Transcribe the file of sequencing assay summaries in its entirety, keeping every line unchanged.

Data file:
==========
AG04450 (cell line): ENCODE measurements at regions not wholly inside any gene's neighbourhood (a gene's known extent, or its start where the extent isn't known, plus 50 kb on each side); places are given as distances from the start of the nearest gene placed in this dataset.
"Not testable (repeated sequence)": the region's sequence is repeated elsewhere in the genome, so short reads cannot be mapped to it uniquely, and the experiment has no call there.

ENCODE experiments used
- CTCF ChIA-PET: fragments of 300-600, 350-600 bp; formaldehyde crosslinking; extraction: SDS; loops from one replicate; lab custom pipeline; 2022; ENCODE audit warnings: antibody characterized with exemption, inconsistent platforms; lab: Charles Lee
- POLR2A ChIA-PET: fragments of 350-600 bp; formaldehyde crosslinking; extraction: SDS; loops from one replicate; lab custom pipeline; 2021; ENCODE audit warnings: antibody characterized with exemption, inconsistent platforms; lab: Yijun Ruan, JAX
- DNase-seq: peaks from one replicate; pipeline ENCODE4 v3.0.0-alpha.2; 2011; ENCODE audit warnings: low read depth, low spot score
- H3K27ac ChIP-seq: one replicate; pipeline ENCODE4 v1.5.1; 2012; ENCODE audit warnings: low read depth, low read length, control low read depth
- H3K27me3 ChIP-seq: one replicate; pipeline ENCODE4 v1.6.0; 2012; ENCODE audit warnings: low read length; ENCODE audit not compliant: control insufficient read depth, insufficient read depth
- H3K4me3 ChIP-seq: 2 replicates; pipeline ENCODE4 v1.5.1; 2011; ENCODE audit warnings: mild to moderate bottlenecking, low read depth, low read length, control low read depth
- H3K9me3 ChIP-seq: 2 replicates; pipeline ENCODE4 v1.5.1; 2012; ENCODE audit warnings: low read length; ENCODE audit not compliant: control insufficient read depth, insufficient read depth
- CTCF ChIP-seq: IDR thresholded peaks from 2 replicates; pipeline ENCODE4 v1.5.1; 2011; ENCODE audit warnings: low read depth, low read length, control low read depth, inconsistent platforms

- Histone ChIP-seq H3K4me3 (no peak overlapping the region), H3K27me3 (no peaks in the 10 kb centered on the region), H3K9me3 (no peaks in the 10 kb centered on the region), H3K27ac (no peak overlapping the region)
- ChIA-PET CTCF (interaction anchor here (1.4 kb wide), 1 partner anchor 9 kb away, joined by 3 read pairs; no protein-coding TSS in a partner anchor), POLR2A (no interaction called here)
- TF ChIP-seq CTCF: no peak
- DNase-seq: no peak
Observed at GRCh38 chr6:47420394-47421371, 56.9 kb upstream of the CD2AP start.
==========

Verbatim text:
AG04450 (cell line): ENCODE measurements at regions not wholly inside any gene's neighbourhood (a gene's known extent, or its start where the extent isn't known, plus 50 kb on each side); places are given as distances from the start of the nearest gene placed in this dataset.
"Not testable (repeated sequence)": the region's sequence is repeated elsewhere in the genome, so short reads cannot be mapped to it uniquely, and the experiment has no call there.

ENCODE experiments used
- CTCF ChIA-PET: fragments of 300-600, 350-600 bp; formaldehyde crosslinking; extraction: SDS; loops from one replicate; lab custom pipeline; 2022; ENCODE audit warnings: antibody characterized with exemption, inconsistent platforms; lab: Charles Lee
- POLR2A ChIA-PET: fragments of 350-600 bp; formaldehyde crosslinking; extraction: SDS; loops from one replicate; lab custom pipeline; 2021; ENCODE audit warnings: antibody characterized with exemption, inconsistent platforms; lab: Yijun Ruan, JAX
- DNase-seq: peaks from one replicate; pipeline ENCODE4 v3.0.0-alpha.2; 2011; ENCODE audit warnings: low read depth, low spot score
- H3K27ac ChIP-seq: one replicate; pipeline ENCODE4 v1.5.1; 2012; ENCODE audit warnings: low read depth, low read length, control low read depth
- H3K27me3 ChIP-seq: one replicate; pipeline ENCODE4 v1.6.0; 2012; ENCODE audit warnings: low read length; ENCODE audit not compliant: control insufficient read depth, insufficient read depth
- H3K4me3 ChIP-seq: 2 replicates; pipeline ENCODE4 v1.5.1; 2011; ENCODE audit warnings: mild to moderate bottlenecking, low read depth, low read length, control low read depth
- H3K9me3 ChIP-seq: 2 replicates; pipeline ENCODE4 v1.5.1; 2012; ENCODE audit warnings: low read length; ENCODE audit not compliant: control insufficient read depth, insufficient read depth
- CTCF ChIP-seq: IDR thresholded peaks from 2 replicates; pipeline ENCODE4 v1.5.1; 2011; ENCODE audit warnings: low read depth, low read length, control low read depth, inconsistent platforms

- Histone ChIP-seq H3K4me3 (no peak overlapping the region), H3K27me3 (no peaks in the 10 kb centered on the region), H3K9me3 (no peaks in the 10 kb centered on the region), H3K27ac (no peak overlapping the region)
- ChIA-PET CTCF (interaction anchor here (1.4 kb wide), 1 partner anchor 9 kb away, joined by 3 read pairs; no protein-coding TSS in a partner anchor), POLR2A (no interaction called here)
- TF ChIP-seq CTCF: no peak
- DNase-seq: no peak
Observed at GRCh38 chr6:47420394-47421371, 56.9 kb upstream of the CD2AP start.